Debt is a nasty word. It is always thrown around as something that is negative, if you have any debt you must be the worst human in history. But this is rarely the case, debt can be very positive when leveraged correctly.
Take for example, a mortgage. This is technically a debt but is always seen differently. For most people, the chance at owning a property is impossible unless you are given the ability to spread the payments for it. So debt is leveraged to have a very positive end result.
Technical debt is the same sort of idea, but generally in code. Technical debt is making quick, sort-of-hacky decisions and writing “bad” code now, to get out of the door so you can bring in revenue and fix it later (or pay the debt back, as it is often referred).
Technical debt can be useful in organisations of all sizes, but today I’ll focus on startups. Startups are at a crucial point in their life for many years. Aiming to take on users, sign up customers, and market like crazy to eventually get to a point in which they are self-sustaining. For many startups this is typically fuelled by investment. Investment requires goals or targets that you set out to achieve. Sometimes, in order to reach these faster, you need quick and dirty solutions. That’s where technical debt comes in.
Not many people realise this, but when a startup announces they’ve taken on $100 million in investment or whatever, they’ve not received all of that (normally). Instead, that $100 million is divided in to chunks, and chunks are given once the startup reaches certain stages (launches service X, gains Y number of paying customers etc.) and this is where technical debt can prove to be the most vital.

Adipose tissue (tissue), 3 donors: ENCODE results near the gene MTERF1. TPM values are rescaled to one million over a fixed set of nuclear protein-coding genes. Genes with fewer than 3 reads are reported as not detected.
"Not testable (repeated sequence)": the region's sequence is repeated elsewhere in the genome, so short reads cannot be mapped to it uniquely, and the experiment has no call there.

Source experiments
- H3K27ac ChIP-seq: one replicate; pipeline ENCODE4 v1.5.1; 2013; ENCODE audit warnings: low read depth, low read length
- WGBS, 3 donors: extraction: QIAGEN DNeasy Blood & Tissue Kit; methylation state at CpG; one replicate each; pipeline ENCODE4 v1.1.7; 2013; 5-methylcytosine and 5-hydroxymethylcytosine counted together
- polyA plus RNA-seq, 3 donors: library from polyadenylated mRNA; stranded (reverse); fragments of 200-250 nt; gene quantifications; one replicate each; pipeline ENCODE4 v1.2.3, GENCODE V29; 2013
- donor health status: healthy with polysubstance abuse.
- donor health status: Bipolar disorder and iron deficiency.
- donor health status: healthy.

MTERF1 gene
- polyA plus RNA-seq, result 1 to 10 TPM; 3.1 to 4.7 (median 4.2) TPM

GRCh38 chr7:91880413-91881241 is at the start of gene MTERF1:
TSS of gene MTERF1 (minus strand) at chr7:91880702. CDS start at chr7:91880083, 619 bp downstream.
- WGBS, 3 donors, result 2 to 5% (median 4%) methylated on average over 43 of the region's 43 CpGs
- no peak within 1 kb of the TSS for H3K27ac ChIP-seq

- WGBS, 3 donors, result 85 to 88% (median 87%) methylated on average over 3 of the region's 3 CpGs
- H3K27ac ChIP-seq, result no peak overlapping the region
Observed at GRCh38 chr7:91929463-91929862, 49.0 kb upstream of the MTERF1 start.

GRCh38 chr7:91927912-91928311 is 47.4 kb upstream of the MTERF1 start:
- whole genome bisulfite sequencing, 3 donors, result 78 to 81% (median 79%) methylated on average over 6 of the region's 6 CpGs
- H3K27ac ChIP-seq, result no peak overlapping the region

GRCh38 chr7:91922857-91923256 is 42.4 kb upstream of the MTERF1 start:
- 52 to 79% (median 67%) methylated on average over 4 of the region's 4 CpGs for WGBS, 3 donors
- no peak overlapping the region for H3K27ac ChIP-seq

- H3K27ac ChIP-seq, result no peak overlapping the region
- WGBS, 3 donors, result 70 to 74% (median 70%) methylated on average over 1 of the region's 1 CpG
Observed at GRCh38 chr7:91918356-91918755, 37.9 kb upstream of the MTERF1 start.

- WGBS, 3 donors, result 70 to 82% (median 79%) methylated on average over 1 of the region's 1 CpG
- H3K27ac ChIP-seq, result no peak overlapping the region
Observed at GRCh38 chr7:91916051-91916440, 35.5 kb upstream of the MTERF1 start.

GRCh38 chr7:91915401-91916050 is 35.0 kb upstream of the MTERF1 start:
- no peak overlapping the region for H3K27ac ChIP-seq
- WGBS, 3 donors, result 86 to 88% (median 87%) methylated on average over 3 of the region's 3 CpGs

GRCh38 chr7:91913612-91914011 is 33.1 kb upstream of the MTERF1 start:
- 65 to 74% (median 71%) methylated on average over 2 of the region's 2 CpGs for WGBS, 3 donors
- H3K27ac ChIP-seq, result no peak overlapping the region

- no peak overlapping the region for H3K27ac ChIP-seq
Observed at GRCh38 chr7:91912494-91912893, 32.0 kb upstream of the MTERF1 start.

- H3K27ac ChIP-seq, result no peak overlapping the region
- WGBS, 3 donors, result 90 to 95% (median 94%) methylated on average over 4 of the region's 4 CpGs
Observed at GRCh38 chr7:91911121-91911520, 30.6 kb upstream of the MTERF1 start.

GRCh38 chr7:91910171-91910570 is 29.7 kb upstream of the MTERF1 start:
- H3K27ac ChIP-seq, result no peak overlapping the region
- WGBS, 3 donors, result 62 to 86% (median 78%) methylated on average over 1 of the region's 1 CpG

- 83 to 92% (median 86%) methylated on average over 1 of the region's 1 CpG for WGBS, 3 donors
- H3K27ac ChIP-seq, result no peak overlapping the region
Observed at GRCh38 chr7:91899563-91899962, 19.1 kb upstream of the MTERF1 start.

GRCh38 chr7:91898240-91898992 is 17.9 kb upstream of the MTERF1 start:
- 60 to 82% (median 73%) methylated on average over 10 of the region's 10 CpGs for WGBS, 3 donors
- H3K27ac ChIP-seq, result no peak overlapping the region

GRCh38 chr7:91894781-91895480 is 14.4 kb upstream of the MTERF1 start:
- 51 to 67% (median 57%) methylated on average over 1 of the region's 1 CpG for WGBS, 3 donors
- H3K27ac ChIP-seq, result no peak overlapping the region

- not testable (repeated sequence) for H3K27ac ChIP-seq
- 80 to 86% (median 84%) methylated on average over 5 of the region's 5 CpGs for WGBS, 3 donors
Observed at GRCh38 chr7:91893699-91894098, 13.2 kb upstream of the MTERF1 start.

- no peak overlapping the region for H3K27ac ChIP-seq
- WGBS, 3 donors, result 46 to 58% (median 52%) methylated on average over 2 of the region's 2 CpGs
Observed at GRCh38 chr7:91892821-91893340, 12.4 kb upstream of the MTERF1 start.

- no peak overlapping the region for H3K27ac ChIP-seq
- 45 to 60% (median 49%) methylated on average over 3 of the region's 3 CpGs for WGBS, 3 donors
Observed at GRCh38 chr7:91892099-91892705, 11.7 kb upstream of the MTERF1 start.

A startup may well be three weeks away from launching their next feature, but only have two weeks left of runway (available cash to keep spending on rent / salaries etc.). This is where cutting your dev time to launch that feature through quick and dirty code can take you from needing three weeks to needing one week, get the next chunk of cash in, and secure the future for the next few months. You can later pay that “debt” back (fix the code) when you are profitable or have spare time.
Leveraging it in this way not only essentially buys you cash, but it also buys you time to continue your mission to deliver your service to your customers.
There are countless examples of where technical debt is beneficial. This was just one of them, but it really illustrates the point, and helps make it clear that yes, debt can be bad, but it can also be incredibly good if used correctly.